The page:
The Onida devil is back. A reinvented devil with a whole new wardrobe. Black leather and pumped-up body, youthful, more contemporary — a designer devil, if ever there was one. I can almost see the production note the agency creatives must have written to give the devil his due. But the question is not about the new wardrobe or new trappings. The big question is: Why? What led to bringing back the devil?
Twenty years ago, the devil ran in most of the television ads until I think he threatened to overwhelm the communication and so was sent back to rot in hell or wherever it is that devils are sent off in advertising. It was the advertising campaign with the highest recall of its time, and the devil continues to pop up in focus groups. Even though, for the last five years, at least, Onida communication has managed without the devil.
In the latter period, Onida’s advertising has been product- and feature-led, a classic format in advertising in this category. It has also won several awards, including advertiser of the year. So, why has the devil come back? Is this a case of a brand property becoming bigger than the advertising strategy? Or a management course correcting communication before it is too late. Or did the advertising in the last few years build sales but not the brand or memorability? Or is it because the account has changed hands from Ogilvy to Rediffusion?
These are questions that are relevant to anyone reassessing their advertising strategy, especially in the current fast moves in categories that Onida and their competitors belong to. And, this is even more relevant when you have a brand property, mascot, signature that has become strongly linked to the brand. Titan’s signature music, Lifebuoy’s old jingle Tandarusti ki raksha etc., are just some examples that come to mind.
There are dangers in using a mascot/brand personality/character who locks in too closely with the brand. Sometimes you end up painting yourself into a corner not knowing where the script will go next. Peter England shirts, for example, used a dual character, man and ego, and then the advertising went nowhere. The little girl saying:”I love you Rasna” could not work as a re-run. Even the Budweiser frogs gave way to Louie the lizard. The little boy and dog in the Hutch commercials are beginning to pose the same danger to the brand. In TV serials, the character Tulsi may well overwhelm the real brand Smriti Irani.
I am not going to comment too much on the executions of ads which are chic and slick but more of the announcer variety. Amidst the faceless and mindless use of celebrities, the Onida devil will stand out. But he is so powerful a brand ambassador that he is likely to blur the communication i.e., people will recall the devil in Onida ads, they will tell you they like the ads. But if the devil features in all the ads, the law of diminishing marginal utility will kick in and while people will continue to recall the devil, they may not know what’s new about Onida products. Unless the devil is to spawn a little family of designer devilets or if the devil is used judiciously, as an occasional walk-on part.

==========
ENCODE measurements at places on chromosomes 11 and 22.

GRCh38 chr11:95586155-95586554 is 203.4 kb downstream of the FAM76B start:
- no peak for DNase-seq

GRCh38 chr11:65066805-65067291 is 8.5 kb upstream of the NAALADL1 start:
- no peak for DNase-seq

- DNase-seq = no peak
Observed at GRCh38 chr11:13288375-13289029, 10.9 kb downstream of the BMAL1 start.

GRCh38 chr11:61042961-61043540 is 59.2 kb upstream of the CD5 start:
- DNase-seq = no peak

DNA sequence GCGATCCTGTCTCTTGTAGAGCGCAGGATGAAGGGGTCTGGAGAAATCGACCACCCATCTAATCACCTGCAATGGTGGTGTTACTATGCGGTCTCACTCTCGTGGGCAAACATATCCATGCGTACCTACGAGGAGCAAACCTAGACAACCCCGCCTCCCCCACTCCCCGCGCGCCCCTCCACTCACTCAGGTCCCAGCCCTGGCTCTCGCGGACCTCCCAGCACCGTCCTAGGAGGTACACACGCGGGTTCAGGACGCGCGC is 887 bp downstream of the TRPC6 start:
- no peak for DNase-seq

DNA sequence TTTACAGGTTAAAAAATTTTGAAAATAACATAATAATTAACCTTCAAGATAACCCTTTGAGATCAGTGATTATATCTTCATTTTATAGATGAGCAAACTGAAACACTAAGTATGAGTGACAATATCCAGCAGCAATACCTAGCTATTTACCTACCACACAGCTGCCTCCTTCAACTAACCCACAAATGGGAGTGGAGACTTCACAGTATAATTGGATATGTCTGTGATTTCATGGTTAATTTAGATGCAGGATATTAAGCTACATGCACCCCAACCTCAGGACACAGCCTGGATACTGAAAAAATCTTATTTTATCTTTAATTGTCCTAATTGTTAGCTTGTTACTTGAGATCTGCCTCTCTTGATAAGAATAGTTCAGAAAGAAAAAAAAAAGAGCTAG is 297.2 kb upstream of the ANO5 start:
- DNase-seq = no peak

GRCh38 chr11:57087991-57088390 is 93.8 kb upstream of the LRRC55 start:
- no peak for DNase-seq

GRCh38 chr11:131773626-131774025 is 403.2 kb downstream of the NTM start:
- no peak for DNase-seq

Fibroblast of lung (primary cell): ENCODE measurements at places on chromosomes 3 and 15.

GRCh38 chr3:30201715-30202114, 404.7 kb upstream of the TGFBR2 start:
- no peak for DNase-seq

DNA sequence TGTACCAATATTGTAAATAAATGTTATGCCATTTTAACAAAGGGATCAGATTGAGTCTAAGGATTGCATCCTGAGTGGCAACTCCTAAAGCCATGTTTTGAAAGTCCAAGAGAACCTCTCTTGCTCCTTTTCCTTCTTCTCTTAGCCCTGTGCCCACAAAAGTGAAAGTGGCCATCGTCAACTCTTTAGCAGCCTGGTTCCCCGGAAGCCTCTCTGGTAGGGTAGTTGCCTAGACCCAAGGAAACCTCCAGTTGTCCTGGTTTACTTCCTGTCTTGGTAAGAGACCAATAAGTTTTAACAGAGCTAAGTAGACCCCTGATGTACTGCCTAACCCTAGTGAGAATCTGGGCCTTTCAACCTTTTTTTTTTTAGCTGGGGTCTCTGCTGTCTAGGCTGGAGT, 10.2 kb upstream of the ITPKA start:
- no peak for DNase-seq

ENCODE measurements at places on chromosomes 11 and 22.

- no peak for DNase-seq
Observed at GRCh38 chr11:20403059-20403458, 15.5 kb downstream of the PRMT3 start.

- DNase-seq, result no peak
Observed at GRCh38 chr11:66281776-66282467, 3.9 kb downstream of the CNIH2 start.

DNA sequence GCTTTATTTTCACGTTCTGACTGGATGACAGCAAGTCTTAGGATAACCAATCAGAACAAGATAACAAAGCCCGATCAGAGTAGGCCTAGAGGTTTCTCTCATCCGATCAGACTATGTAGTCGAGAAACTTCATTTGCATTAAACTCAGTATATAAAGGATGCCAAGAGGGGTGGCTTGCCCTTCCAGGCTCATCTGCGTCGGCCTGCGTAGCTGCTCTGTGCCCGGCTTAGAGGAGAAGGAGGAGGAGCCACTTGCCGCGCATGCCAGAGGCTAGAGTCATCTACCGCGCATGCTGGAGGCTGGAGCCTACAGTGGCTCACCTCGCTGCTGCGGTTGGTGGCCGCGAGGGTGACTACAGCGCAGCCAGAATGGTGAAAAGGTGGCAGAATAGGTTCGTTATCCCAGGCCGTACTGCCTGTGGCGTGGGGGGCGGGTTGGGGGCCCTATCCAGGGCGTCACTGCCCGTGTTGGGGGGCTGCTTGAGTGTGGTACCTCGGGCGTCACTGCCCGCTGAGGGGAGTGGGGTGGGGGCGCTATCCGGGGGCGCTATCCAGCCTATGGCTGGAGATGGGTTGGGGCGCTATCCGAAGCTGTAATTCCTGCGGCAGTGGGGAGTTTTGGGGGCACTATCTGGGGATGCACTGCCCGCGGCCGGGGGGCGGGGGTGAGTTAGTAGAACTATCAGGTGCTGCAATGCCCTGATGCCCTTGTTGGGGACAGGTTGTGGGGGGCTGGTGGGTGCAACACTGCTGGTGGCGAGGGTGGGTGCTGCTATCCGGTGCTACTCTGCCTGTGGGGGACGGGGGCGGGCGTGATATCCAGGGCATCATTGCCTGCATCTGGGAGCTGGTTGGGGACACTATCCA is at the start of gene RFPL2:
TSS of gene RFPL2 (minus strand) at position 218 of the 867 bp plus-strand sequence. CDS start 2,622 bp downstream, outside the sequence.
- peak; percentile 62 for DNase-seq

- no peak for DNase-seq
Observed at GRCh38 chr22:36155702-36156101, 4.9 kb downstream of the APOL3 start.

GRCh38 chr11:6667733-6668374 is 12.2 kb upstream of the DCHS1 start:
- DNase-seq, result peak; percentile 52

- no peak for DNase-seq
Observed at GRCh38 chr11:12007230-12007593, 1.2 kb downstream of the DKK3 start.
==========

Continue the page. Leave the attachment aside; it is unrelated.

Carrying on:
This raises questions that the agency and client have probably faced and resolved. There is sometimes a romantic element to recall in consumer groups. Recall of ads that are from a pre-cable era. A nostalgic memory of the past does not necessarily translate into brownie points; great likeability does not always translate into intent to buy. It is usually when you open up the core communication idea that you can really see if the brand property is valid or not, relevant and vibrant or just familiar and comfortable. Do only older consumers remember the devil or is he relevant to the younger ‘Moto’ and ‘Do The Dew’ consumer? Is this a case of going back to go forward?
We will have to wait and watch. But unless the devil is used creatively and sparingly, I think Onida may end up not knowing when to kill him again. Bhala uska TV mere TV se behtar kyoun? — The idea of opening up the core thinking of ‘neighbour’s envy, owner’s pride’ may have yielded richer creative routes than merely bringing back the devil. Could Onida have hijacked this basic insight into life and shaped it into more revolutionary communication?
No doubt, Rediffusion, an agency certainly to be trusted with brand-building, and Onida have given the matter much thought. It takes considerable guts and pure confidence to kill a brand property, and even more to bring it back. That takes an advertiser and agency that are willing to take risks, which is a good thing for communication. Onida has given itself a refreshing cool look and that may well be half its battle won. The devil may turn out to be a dude, and that may be the twist in the tail Onida is seeking.